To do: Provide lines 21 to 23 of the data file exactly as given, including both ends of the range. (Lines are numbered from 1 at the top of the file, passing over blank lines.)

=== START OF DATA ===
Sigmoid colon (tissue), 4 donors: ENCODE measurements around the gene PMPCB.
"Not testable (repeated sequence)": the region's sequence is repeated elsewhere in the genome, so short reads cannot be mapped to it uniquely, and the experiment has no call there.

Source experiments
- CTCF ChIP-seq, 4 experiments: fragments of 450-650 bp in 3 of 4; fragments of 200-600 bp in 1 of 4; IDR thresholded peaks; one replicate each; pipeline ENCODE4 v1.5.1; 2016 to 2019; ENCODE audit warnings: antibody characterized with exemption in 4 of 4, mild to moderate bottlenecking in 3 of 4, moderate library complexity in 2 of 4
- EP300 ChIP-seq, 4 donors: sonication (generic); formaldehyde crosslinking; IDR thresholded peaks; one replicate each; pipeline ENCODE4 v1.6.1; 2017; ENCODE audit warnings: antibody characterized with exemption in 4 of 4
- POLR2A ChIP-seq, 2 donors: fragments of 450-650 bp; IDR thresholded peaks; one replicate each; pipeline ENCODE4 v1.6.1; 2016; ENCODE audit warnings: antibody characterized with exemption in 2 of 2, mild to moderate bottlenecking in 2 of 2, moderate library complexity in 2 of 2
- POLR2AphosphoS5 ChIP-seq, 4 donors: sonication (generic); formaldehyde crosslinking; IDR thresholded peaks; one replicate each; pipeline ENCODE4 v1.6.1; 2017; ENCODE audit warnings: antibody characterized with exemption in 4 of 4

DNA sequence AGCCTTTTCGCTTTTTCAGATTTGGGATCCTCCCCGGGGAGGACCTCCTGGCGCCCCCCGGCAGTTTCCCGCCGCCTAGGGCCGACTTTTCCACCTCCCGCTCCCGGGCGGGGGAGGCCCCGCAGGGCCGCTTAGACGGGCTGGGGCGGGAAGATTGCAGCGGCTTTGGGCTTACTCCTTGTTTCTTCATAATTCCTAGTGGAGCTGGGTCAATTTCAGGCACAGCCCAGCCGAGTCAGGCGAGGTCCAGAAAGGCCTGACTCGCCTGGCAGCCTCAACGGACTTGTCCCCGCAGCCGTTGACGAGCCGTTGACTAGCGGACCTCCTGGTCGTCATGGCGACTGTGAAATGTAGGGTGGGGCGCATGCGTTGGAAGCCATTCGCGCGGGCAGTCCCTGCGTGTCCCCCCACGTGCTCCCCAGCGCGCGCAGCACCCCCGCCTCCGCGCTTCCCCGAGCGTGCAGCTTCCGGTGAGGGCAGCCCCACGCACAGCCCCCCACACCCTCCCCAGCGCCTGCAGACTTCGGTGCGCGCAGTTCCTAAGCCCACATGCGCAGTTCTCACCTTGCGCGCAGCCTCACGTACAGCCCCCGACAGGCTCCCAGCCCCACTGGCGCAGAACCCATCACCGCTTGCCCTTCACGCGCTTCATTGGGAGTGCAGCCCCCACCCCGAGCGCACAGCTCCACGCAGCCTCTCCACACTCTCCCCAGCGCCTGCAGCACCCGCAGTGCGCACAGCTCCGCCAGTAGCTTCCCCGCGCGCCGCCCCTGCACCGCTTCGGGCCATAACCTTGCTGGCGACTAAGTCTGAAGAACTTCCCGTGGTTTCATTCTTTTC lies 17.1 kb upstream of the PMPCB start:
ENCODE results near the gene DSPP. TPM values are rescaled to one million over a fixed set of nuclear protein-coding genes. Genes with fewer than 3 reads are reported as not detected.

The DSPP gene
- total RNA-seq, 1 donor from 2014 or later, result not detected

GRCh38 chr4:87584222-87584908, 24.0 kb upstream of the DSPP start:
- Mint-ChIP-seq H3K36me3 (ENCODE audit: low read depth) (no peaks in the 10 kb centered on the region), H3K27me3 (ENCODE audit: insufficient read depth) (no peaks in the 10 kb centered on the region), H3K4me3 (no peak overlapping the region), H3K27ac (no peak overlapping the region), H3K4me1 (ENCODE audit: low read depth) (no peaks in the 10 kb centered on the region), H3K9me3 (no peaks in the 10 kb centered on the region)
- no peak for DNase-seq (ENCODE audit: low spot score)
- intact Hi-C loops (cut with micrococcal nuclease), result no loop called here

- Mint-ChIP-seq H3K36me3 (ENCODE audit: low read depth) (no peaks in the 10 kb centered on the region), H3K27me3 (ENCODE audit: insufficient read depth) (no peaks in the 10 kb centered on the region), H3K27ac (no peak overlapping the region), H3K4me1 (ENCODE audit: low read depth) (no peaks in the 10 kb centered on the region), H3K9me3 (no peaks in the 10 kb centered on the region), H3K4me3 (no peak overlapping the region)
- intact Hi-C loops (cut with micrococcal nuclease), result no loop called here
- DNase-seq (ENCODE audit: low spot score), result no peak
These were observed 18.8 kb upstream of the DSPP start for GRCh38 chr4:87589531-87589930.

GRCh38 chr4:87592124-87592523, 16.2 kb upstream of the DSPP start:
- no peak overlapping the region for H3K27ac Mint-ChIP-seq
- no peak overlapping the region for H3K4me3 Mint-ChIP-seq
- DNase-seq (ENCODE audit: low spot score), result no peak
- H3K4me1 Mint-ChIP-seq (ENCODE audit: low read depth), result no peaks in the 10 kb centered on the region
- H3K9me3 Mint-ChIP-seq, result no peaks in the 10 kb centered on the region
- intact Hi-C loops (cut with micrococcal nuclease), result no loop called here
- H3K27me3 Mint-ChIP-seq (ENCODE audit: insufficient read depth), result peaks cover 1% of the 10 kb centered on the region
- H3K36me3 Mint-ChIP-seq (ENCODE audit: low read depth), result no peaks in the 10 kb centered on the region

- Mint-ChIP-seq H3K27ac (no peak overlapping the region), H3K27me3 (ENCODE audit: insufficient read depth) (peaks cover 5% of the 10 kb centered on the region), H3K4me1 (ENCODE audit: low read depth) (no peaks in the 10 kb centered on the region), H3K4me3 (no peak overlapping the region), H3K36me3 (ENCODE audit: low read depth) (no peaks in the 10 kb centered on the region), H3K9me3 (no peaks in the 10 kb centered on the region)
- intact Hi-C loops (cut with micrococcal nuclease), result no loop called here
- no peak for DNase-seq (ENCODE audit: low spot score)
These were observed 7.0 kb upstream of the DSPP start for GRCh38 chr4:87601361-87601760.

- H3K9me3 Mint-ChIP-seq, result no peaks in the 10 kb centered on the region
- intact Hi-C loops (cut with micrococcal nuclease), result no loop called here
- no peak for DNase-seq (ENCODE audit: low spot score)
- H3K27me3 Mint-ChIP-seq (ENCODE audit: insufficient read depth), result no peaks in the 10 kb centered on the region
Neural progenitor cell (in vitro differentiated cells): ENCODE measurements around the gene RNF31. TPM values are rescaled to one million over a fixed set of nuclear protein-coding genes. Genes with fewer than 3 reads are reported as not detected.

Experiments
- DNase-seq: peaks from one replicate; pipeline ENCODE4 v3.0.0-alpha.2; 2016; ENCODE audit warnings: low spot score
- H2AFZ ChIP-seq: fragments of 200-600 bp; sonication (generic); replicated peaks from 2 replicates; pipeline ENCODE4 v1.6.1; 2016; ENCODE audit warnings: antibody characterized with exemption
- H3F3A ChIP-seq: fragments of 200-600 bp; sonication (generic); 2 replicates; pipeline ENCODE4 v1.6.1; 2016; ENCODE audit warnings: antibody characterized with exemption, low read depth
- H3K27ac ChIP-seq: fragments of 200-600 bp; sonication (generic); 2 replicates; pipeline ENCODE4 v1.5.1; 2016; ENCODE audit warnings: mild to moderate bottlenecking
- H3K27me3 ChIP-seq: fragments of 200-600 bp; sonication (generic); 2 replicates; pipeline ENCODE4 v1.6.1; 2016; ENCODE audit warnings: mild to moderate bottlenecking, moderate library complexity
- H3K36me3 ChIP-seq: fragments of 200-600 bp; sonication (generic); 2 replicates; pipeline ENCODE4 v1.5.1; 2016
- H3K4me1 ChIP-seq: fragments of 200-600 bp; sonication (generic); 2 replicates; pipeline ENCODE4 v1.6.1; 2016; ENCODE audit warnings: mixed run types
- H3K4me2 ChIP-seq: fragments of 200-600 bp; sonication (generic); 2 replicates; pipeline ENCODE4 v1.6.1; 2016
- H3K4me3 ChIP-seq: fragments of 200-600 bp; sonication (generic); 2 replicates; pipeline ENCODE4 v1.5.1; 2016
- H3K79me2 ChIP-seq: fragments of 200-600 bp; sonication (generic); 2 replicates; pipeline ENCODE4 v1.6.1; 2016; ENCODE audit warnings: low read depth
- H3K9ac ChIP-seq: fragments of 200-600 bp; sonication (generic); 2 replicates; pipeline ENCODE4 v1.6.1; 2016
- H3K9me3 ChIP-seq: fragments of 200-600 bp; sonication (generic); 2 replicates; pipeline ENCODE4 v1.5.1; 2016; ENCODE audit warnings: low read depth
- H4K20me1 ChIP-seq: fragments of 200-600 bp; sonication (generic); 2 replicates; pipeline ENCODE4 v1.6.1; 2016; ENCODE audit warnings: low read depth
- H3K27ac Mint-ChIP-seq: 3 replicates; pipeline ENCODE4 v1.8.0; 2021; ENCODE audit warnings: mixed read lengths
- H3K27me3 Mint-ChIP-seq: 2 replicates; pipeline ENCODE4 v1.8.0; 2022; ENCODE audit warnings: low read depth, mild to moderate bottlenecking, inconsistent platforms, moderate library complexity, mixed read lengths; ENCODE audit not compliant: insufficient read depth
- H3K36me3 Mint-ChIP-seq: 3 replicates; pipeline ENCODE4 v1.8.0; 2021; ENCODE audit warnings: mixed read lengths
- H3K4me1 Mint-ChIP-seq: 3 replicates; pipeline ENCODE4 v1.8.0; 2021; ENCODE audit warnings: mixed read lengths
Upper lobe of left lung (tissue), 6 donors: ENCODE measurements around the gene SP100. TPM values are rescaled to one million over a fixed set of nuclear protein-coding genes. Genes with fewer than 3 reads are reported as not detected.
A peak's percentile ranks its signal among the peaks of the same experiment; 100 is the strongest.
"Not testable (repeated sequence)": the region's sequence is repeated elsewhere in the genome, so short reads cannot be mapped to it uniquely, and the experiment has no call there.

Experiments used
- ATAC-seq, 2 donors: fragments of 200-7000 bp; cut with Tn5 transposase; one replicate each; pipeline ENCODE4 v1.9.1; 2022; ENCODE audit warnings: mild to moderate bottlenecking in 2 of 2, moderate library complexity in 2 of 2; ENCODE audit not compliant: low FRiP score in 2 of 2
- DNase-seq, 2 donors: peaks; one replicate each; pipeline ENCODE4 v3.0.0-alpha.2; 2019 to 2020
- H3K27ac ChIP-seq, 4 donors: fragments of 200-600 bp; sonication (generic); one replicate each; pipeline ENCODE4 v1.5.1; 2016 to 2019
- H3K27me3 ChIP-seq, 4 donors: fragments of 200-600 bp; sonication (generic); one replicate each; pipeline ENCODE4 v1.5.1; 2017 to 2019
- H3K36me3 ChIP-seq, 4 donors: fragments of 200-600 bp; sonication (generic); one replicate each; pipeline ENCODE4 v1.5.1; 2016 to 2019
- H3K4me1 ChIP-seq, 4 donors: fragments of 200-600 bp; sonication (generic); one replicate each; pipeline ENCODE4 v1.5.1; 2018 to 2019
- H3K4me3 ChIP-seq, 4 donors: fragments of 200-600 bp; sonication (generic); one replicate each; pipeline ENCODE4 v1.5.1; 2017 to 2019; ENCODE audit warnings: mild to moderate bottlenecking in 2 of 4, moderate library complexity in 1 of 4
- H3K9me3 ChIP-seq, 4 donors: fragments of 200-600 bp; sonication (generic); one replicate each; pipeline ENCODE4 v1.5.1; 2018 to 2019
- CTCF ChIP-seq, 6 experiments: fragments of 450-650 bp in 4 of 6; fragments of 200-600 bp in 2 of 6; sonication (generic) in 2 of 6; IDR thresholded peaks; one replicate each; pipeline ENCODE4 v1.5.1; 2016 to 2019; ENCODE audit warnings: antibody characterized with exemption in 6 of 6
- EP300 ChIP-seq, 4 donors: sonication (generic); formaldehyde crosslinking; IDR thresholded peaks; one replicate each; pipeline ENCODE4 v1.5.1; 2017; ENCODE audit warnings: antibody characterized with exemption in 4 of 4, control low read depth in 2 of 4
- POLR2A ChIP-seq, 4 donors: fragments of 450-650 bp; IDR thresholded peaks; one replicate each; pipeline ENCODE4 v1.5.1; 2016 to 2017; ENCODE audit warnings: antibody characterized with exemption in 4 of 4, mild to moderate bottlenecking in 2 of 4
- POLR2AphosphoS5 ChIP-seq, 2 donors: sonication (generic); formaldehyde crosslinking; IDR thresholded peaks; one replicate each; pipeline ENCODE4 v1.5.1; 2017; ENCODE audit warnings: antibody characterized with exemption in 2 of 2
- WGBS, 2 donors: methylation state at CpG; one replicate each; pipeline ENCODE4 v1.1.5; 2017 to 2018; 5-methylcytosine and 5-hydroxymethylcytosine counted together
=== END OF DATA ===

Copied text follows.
- no peak overlapping the region for H3K27ac Mint-ChIP-seq
- no peak overlapping the region for H3K4me3 Mint-ChIP-seq
- DNase-seq (ENCODE audit: low spot score), result no peak